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'Button Pressing Behavior'
1999\05\08@214605 by David Olson

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Friends,

I've got a routine that polls a switch and turns an LED on or off. I solved
some of my earlier problems (subject: [OT] Newbie Toggle Woes...) by adding
a debouncing scheme. I'm using the Kunz (1999) method of TMR0 and checking
three times. Works great.

However, if I hold the button down (RA1 is high), I get a flashing LED
(RB1) - because it's toggling on and off.

I've been staring at this thing for a few hours (trying stuff) and I can't
seem to come up with a way to recognize if the switch is being held down. I
am using a file register for the switch for status bits (and other future
information), so I could probably set some more checking bits.

The way I want it to behave is after it's debounced, and set on or off, stop
checking until RA1 is low. I can't seem to figure out where to do this (I
think the answer is in there). Almost like I need a "while" loop.

I'm bummed. Trying to translate my higher-level language skills to ASM is a
challenge. It would be cool if Tony Nixon would add a module in PinNPoke
that is "What you did there works like this here" or "You're not in Kansas
anymore".

Also, I'm dying for a subroutine that I can pass parameters. This whole
switch routine has to work for 4 switches. I'm thinking that if I throw the
switch information in a "generic" register, I'll get what I want.

Any clues? Not looking for code - just looking for a nudge to "discover" the
best way.

TIA

-DO

1999\05\08@220854 by Wagner Lipnharski

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Just to use the opportunity:
An easy way to have a key and a indicator led connected to a single
microcontroller port pin is connect the LED (anode) with a resistor (330
Ohms) to +VCC (+5Vdc) and the catode to the port pin, the key goes to
the same port pin to ground via another resistor (100 Ohms).  By this
way, whenever you want to read the key, just flip the port pin to up
level and read it.  The LED can serve as an indicator of the function
selected by the key.  Suppose the LED is off (port pin high), pressing
the key will turn on the LED (3/4 brighness) and will drop the port pin
level, reading the port pin would indicate a low level, so it would
means "key pressed", then your software will "latch" that information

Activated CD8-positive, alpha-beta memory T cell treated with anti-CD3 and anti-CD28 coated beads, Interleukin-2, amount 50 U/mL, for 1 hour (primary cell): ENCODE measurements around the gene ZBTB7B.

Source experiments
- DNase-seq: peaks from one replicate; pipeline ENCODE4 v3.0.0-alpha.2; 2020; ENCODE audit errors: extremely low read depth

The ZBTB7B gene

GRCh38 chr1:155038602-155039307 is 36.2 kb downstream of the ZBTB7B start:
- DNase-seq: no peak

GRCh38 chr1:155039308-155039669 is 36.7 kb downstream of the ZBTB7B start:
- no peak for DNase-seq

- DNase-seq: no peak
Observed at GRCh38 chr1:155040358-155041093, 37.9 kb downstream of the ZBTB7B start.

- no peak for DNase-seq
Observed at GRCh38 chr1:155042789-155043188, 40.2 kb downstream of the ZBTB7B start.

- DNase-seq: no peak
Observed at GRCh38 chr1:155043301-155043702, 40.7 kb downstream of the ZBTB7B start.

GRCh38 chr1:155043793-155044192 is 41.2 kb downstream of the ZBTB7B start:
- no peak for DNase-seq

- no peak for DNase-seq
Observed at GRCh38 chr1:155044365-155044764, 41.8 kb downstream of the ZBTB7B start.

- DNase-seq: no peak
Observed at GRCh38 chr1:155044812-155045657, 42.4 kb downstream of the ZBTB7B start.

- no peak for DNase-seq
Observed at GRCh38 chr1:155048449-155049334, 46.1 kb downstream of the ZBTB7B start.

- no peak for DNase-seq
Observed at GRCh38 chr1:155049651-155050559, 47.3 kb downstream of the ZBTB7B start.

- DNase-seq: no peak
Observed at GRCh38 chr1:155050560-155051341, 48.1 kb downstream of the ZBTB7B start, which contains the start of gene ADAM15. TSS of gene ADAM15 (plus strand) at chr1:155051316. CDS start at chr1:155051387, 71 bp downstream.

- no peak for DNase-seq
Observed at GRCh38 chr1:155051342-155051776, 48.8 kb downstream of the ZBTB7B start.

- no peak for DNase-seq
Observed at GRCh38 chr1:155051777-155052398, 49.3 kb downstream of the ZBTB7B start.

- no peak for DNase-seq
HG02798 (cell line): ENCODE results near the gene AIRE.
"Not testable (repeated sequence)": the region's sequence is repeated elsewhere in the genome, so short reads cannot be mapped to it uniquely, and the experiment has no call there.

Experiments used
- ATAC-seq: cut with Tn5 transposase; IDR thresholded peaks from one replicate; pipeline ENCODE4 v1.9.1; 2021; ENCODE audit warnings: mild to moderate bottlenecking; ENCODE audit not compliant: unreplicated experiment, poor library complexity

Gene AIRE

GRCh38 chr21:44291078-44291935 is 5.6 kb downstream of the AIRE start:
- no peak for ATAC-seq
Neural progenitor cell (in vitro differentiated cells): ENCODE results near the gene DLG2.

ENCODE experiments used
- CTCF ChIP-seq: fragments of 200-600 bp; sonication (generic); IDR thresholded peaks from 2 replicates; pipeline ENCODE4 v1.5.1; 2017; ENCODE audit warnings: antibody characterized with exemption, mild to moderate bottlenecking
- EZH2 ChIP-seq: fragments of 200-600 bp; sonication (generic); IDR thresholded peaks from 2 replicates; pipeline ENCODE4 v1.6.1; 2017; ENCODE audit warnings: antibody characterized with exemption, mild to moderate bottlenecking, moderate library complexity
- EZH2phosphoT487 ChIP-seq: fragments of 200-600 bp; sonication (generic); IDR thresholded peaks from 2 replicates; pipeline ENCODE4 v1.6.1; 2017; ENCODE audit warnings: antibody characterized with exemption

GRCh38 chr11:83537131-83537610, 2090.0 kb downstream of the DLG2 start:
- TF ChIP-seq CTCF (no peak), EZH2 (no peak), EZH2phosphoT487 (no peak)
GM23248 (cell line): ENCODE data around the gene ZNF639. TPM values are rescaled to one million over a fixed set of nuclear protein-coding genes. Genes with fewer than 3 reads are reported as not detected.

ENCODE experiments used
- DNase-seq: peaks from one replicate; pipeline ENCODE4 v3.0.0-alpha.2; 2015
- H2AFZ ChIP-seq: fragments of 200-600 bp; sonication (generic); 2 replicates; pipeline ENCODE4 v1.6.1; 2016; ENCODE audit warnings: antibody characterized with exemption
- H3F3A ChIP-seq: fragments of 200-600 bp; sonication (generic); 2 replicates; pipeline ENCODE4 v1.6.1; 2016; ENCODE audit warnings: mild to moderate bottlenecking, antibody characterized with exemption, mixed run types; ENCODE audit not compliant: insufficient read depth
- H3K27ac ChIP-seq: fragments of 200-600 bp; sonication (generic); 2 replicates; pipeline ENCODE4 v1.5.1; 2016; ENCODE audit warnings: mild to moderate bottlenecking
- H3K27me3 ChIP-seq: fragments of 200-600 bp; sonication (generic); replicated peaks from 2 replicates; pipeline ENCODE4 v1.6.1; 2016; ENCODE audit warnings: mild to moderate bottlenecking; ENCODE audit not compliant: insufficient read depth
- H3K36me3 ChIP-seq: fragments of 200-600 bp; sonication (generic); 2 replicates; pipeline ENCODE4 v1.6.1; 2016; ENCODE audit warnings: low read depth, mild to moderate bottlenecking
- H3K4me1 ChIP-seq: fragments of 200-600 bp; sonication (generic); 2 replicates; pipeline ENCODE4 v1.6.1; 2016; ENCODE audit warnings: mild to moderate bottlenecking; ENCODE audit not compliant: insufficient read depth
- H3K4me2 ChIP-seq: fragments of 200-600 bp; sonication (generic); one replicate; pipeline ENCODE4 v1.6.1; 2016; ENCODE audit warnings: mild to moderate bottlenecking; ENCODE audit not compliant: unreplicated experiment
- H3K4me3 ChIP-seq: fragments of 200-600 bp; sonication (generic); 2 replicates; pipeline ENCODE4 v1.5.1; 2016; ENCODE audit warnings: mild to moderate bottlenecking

flipping the port pin to low level (LED goes to 100% brightness)
indicating key was read as "pressed".  A 49ms low level and 1ms high
level to read the key is enough to keep the LED as brigh as possible and
run the debounce routine.  After the debounce, pressing the key again
would signal the software to deactivate the LED.  It would works as a
flip-flop switch with indicator, with a single port pin.  The 100 Ohms
resistor (that creates the 3/4 LED intensity) is to inform you when the
software effectivelly read the key pressed and confirmed the "pressed"
status by bypassing the 100 Ohms resistor to ground.

--------------------------------------------------------
Wagner Lipnharski - UST Research Inc. - Orlando, Florida
Forum and microcontroller web site:  http://www.ustr.net
Microcontrollers Survey:  http://www.ustr.net/tellme.htm

1999\05\10@081511 by Caisson

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> Van: David Olson <spam_OUTdolsonTakeThisOuTspamPROGRESS.COM>
> Aan: .....PICLISTKILLspamspam@spam@MITVMA.MIT.EDU
> Onderwerp: Button Pressing Behavior
> Datum: zondag 9 mei 1999 3:45
>
> Friends,

Hello David,

> I've got a routine that polls a switch and turns an LED on or off. I
solved
> some of my earlier problems (subject: [OT] Newbie Toggle Woes...) by
adding
> a debouncing scheme. I'm using the Kunz (1999) method of TMR0 and
checking
> three times. Works great.
>
> However, if I hold the button down (RA1 is high), I get a flashing LED
> (RB1) - because it's toggling on and off.
<Snip>

> Also, I'm dying for a subroutine that I can pass parameters. This whole